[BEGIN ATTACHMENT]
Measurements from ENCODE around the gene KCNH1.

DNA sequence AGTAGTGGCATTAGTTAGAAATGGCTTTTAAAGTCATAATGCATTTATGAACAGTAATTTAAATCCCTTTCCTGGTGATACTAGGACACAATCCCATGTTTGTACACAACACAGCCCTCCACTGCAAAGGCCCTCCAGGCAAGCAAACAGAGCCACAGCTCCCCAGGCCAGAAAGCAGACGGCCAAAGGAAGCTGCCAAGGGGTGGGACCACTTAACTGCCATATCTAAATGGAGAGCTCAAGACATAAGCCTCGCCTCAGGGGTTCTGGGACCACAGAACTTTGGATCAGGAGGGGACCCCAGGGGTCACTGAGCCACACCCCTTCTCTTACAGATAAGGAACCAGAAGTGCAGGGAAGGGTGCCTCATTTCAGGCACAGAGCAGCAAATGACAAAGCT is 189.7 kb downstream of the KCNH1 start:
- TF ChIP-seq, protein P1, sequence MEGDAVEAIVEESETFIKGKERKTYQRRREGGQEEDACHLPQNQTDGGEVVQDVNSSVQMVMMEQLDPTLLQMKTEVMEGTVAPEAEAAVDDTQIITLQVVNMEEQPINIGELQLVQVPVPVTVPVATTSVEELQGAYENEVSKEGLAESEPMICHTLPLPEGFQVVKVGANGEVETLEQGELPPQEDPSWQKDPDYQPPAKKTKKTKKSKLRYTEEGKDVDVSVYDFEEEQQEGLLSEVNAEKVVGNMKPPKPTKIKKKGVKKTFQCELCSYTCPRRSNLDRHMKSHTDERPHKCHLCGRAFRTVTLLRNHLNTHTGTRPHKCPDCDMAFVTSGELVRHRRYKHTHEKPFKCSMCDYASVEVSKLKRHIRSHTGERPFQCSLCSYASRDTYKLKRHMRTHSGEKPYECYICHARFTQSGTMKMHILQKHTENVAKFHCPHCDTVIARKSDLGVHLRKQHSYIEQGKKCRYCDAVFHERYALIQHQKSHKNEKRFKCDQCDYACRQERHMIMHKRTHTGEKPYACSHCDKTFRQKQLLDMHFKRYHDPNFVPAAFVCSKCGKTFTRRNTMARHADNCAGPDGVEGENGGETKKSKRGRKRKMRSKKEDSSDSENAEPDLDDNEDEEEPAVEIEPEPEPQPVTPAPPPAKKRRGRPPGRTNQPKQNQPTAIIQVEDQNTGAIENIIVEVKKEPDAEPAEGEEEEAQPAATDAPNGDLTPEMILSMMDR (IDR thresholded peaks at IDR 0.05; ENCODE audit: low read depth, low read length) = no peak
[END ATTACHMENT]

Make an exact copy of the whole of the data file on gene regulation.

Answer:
Measurements from ENCODE around the gene KCNH1.

DNA sequence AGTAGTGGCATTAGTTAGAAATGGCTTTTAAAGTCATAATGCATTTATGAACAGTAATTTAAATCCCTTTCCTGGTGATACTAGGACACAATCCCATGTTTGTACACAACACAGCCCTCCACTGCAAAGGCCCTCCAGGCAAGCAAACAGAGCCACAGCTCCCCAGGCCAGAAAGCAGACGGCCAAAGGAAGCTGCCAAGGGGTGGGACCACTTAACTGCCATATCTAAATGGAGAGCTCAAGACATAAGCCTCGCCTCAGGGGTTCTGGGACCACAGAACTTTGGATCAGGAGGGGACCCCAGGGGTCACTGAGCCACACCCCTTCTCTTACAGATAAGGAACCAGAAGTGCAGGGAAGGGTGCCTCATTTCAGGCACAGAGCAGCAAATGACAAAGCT is 189.7 kb downstream of the KCNH1 start:
- TF ChIP-seq, protein P1, sequence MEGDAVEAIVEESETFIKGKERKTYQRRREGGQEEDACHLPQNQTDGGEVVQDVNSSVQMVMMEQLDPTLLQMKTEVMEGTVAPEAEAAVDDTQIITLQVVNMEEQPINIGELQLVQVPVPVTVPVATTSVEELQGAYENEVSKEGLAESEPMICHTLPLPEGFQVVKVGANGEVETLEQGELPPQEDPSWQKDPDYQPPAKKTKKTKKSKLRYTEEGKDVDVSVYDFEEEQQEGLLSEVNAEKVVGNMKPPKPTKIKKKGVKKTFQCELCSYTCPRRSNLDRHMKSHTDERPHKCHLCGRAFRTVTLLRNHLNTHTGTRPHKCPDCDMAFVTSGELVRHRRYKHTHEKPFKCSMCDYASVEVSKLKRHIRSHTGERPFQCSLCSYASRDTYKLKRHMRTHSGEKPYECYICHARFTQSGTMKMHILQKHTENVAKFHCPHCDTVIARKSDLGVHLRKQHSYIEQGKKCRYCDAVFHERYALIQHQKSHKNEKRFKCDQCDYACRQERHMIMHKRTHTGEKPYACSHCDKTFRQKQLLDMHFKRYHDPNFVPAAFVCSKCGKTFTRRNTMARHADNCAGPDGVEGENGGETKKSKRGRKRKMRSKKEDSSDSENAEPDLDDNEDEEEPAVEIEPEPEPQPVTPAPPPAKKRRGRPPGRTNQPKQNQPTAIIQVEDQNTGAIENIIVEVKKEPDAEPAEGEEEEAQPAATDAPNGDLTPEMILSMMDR (IDR thresholded peaks at IDR 0.05; ENCODE audit: low read depth, low read length) = no peak